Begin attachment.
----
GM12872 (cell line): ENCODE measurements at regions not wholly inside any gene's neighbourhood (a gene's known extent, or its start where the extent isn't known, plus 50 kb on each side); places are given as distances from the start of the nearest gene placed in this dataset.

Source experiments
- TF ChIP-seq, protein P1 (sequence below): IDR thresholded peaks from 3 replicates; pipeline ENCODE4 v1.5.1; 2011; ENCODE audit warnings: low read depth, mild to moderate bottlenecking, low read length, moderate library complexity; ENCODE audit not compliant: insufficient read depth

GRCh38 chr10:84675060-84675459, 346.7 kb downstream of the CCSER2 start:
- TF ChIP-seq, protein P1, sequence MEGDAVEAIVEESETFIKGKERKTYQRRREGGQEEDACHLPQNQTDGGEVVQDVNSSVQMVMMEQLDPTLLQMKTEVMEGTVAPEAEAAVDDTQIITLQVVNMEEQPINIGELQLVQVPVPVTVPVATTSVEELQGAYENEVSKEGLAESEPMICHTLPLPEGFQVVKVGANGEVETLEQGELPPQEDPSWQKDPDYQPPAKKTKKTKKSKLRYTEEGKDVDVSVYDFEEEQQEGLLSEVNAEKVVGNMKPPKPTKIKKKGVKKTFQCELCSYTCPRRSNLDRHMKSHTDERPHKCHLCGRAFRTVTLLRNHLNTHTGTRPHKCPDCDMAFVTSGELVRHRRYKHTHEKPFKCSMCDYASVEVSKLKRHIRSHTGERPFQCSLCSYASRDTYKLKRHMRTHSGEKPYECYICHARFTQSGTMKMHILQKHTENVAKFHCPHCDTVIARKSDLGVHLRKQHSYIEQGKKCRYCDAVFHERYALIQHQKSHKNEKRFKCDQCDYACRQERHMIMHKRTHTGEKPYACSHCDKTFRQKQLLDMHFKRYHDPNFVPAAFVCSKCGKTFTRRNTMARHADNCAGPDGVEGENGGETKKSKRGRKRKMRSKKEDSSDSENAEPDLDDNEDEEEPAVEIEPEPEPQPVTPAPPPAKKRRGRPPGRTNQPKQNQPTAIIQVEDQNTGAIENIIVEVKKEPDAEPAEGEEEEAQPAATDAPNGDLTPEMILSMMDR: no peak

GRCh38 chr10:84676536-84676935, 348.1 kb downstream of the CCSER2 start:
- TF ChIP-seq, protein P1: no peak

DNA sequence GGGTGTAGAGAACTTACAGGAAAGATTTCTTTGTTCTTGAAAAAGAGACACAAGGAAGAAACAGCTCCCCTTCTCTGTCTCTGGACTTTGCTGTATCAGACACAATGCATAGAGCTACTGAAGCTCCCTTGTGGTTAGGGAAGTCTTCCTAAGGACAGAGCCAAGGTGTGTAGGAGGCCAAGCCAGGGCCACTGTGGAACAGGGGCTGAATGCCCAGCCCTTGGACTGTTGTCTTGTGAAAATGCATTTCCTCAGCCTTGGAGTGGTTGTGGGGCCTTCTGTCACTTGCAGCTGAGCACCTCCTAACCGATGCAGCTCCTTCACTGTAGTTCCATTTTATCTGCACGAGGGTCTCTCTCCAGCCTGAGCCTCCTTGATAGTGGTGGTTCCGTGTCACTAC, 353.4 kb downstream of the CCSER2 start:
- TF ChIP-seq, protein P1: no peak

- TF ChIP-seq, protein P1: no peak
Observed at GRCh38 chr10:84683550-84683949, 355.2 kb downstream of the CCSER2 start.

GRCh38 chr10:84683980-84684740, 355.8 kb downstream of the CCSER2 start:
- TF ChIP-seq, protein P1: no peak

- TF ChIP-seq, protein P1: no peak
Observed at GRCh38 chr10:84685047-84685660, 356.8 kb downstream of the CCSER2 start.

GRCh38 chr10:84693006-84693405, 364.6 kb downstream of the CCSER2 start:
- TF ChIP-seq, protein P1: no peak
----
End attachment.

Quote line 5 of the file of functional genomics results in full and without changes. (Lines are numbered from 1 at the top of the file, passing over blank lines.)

- TF ChIP-seq, protein P1, sequence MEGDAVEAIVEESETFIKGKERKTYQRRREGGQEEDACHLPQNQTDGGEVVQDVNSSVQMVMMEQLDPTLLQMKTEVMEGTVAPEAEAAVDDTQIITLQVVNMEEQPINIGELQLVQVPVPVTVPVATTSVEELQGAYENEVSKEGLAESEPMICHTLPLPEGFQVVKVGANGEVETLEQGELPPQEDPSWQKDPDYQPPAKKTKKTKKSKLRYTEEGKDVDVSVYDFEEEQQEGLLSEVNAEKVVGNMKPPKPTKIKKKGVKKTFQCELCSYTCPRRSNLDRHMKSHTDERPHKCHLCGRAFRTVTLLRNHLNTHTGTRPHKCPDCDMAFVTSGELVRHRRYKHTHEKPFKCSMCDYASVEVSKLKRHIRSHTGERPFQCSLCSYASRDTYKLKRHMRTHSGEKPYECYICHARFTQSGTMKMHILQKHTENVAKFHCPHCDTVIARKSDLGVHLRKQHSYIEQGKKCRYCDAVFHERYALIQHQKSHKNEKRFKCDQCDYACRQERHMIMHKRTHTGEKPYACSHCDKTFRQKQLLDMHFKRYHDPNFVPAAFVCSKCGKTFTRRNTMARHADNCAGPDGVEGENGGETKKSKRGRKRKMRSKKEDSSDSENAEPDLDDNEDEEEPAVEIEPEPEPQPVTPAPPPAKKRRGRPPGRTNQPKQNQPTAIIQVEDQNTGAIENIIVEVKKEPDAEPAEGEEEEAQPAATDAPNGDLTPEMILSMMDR: no peak